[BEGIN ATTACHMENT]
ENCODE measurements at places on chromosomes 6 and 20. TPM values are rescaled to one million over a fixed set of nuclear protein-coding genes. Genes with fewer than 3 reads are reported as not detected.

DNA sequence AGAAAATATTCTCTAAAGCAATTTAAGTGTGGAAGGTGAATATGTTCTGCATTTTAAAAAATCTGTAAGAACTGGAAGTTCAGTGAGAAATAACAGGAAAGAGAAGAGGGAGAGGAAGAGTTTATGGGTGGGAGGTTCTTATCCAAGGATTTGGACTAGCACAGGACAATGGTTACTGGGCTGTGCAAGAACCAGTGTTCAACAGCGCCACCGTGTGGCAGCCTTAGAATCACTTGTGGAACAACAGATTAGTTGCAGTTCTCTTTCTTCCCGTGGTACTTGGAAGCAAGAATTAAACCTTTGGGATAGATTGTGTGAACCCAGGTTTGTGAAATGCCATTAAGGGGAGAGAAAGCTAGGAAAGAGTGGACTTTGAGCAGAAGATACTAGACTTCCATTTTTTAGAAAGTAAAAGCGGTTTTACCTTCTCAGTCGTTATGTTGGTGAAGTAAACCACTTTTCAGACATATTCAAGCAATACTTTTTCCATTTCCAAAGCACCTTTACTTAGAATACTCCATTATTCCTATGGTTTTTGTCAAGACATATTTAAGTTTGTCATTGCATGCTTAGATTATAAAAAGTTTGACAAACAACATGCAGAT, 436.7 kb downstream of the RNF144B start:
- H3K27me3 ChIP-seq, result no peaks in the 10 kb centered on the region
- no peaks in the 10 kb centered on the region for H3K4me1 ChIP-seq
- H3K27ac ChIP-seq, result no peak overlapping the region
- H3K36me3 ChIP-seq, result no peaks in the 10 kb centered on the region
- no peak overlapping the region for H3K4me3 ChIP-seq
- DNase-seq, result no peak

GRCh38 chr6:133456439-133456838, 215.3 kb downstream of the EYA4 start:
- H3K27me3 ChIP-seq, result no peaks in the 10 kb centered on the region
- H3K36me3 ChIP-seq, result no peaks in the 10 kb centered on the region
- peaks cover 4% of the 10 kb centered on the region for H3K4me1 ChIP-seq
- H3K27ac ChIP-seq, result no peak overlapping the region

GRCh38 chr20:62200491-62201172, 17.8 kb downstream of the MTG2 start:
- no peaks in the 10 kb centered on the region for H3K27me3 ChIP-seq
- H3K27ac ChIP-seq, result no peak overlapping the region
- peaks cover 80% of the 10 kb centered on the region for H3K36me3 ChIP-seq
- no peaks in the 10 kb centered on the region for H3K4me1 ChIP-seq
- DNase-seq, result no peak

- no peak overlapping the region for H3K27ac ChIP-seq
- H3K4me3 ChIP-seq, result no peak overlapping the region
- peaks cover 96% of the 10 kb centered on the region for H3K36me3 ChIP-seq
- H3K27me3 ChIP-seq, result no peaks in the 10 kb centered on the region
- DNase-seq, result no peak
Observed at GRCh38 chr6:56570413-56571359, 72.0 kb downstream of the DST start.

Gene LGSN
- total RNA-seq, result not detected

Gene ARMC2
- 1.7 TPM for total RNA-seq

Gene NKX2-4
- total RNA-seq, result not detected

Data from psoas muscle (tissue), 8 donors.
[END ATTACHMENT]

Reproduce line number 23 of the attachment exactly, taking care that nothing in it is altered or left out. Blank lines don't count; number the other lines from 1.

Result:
- H3K27me3 ChIP-seq, result no peaks in the 10 kb centered on the region